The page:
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If you want to head somewhere spooky on your next trip, don’t just settle for a theme park at Halloween or a ghostly tourist hotspot like Salem, Massachusetts, or the cemeteries of New Orleans. 

Instead, go somewhere with some real paranormal activity, like one of these 18 most haunted places in the world.

1. Hoia Baciu Forest - Romania

Hoia Baciu Forest in Romania. Tall trees with small golden leaves and fog.

When people talk about creepy spots in Romania, they often think of Transylvania and Dracula’s Castle. 

However, there’s arguably a much creepier spot if you head outside the city, to Hoi Baciu, a forest that lays claim to all kinds of creepy paranormal and otherwise inexplicable activity. 

People have photographed UFOs here; one time, a shepherd (the forest’s namesake) went missing along with his entire flock of 200 sheep; and even today, visitors claim to see spirits among the trees and experience a wide range of negative physical side effects upon entering its depths.

2. Hill of Crosses - Lithuania 

Artist rendition of the Hill of Crosses in Lithuania.

Not too far away, in Lithuania, the Hill of Crosses is a major Catholic pilgrimage site, but you can only take a look at this spot to guess that it’s probably pretty haunted. 

The hill was the site of a wartime uprising in the early 1800s, but is now the site of more than 100,000 burial crosses, crucifixes and effigies. The plot of land is creepy enough in the daytime, but becomes even eerier at night, when the crosses cast long shadows over the narrow footpaths. It’s no wonder the hill is haunted.

3. Forsyth Park - Georgia

Forsyth Park fountain in Georgia. Large fountain under trees covered in moss

Savannah is known as one of the most haunted spots in the United States, and for good reason. The city is crawling with ghosts! 

Forsyth Park, one of Savannah’s most photographed spots and its largest and oldest public park, stretches over 30 acres in the city’s historic district. In addition to being surrounded by buildings that are said to be haunted, the park itself is rumored to have been built on top of burial grounds. 

Book a hotel room nearby (also probably haunted) and take a dusk stroll through the park. You never know what you might see!

4. Obvodny Canal - Russia

Obvodny Canal in Russia. Large brick building surrounded in water

In St. Petersburg, Russia, the Obvodny Canal is the longest artificial canal in the city and was once upon a time the southern border of St. Petersburg. 

Over time, it’s gained a gruesome nickname, Suicide Canal. The canal has seen a large number of tragic suicides over its time, but were all those deaths in its deep waters actually suicides? Some jumpers who have been saved over the years claim that they were pushed by an invisible force into the water and that they really had no intention of ending their own lives. 

5. RMS Queen Mary - California 

RMS Queen Mary. Large black and red boat docked in bay.

The RMS Queen Mary has been called one of the most haunted places in the world, time and time again. The historic ship — which boasts a rich history of ferrying rich passengers on luxurious transatlantic cruises in the early 1900s, before being converted into a troopship in World War II — is absolutely riddled with ghosts. 

Now, she’s permanently moored off the coast of Long Beach, California, and has been converted into a hotel that also offers tours.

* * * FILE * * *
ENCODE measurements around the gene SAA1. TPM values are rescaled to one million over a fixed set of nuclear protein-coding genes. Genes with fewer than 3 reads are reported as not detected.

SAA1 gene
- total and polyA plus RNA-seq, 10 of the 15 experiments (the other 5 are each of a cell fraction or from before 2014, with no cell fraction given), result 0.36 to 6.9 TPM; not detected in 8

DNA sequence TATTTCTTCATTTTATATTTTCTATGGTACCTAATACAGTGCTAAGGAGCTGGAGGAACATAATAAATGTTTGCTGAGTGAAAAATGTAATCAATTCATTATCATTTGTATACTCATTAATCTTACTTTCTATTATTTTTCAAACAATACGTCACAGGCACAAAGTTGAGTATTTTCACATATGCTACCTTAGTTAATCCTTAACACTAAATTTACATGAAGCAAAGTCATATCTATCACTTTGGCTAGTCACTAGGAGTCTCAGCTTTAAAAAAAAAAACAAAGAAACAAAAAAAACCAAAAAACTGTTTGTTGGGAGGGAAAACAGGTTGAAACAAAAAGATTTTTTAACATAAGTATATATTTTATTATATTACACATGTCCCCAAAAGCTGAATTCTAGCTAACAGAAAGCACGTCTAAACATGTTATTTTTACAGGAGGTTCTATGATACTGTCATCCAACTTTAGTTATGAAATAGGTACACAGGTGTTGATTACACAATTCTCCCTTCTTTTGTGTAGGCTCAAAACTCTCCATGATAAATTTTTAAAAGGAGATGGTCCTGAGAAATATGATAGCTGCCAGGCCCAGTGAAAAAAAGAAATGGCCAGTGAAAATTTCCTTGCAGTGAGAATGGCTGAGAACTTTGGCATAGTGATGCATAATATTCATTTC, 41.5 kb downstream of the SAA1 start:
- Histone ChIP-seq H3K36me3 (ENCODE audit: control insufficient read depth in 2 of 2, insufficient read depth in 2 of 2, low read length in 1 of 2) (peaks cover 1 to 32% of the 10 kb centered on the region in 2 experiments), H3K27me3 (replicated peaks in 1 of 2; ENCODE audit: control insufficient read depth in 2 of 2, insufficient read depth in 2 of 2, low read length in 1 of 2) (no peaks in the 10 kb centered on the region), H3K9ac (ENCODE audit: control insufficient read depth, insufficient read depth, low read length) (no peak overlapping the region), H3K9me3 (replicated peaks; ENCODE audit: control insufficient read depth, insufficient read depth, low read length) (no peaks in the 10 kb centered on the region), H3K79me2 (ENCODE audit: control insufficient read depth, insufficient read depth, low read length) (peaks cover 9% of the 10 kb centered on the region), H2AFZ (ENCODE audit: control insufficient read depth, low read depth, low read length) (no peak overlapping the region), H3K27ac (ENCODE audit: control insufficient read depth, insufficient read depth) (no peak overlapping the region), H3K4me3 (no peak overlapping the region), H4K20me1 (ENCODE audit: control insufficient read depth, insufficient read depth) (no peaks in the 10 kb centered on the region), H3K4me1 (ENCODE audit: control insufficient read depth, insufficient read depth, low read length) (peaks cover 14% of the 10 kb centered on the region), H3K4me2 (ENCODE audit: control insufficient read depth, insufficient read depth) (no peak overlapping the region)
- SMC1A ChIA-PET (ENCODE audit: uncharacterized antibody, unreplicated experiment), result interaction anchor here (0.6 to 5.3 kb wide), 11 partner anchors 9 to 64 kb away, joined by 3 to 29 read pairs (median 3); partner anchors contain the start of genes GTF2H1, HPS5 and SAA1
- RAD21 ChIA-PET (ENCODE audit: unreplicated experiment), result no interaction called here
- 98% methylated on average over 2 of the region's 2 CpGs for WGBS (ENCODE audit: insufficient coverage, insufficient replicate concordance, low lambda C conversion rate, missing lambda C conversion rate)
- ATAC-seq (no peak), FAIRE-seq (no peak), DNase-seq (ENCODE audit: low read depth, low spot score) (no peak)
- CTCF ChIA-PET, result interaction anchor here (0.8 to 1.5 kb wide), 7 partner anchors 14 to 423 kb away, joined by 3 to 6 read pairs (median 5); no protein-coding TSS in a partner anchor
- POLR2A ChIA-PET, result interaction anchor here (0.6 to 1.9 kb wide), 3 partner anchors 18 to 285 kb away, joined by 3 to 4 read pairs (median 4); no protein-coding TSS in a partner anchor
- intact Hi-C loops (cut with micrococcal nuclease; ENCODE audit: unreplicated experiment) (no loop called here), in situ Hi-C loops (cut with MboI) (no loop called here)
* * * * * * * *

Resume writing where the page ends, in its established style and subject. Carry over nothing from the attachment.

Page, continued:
You can book one of the incredibly haunted guest rooms for an overnight stay or just take a haunted, after-dark tour and then leave to sleep in safer quarters. Whatever option you choose, you’re sure to get a good spook.

6. Catacombs of Paris - France 

Catacombs of Paris in France. Walls made of skulls and bones.

The Catacombs of Paris are unlike anything most travelers have ever seen. Buy your ticket and then take the stairs down, down, down below the Parisian streets, until you’re in the cold, dank tunnels that are now the final resting for thousands upon thousands of bodies, all artistically arranged for your viewing pleasure. 

You can choose to take a tour of the catacombs, but if you’d like to explore on your own, a general admission ticket will get you into the tunnels only. While you’re technically not supposed to touch or photograph the skeletons and bones lining the walls, you’ll find most visitors don’t follow those rules.

7. Xunantunich - Belize

Xunantunich Pyramid in Belize.

Xunantunich, an ancient Mayan ruin of a pyramid abandoned around 1,000 A.D., lies deep in the Belize jungle. 

Discovered in the 1890s, Xunantunich is now an excursion destination for intrepid travelers staying in the area. While the pyramid ruins only lay claim to one ghost — a beautiful woman with piercing red eyes — that ghost is spotted so frequently that Xunantunich is often considered one of the most haunted spots in Central America. 

8. Ponte Sisto - Rome

Ponte Sisto in Rome. Stone bridge photographed at night.
poohnap4el / Shutterstock

Anyone visiting Rome can easily find Ponte Sisto, an average, ordinary bridge with little creepiness surrounding it at first glance. However, Ponte Sisto lies along the route that the rich advisor to the pope, Olimpia Maidalchini, took to escape the city in the 1600s, after she fell out of favor with the Roman public. 

Now, if you arrive at the bridge at the right time, you can see her carriage speeding across Ponte Sisto in an effort to still escape her scandalous past. 

9. Isla de las Munecas - Mexico 

Isla de las Munecas in Mexico. Trees covered in dolls in various stages of disrepair.

What’s creepier than a bunch of decomposing, dirty, baby dolls hanging from trees? 

Not much else. That’s why Isla de las Munecas, or Island of the Dolls, in Mexico City, frequently makes lists of the most haunted places in the world. 

The island began its descent into this doll-infested madness when it’s said one of its residents spotted the ghost of a drowned little girl roaming the area. To appease her, he began hanging up dolls everywhere. 

The doll collection grew and grew and grew into what visitors see today. The man who started it all drowned in 2001, in the same area where he said the ghost girl resided.

10. Eastern State Penitentiary - Pennsylvania 

Eastern State Penitentiary in Pennsylvania. Decaying prison cell.

Philadelphia’s Eastern State Penitentiary got its start as a revolutionary new prison in America’s earliest days, but what started as some well-meaning founders’ attempts to infuse a little godliness into the prison system turned into a derelict stone structure with rows upon rows of tiny, solitary confinement cells where prisoners would be locked up with no one but their own thoughts and the darkness to keep them company.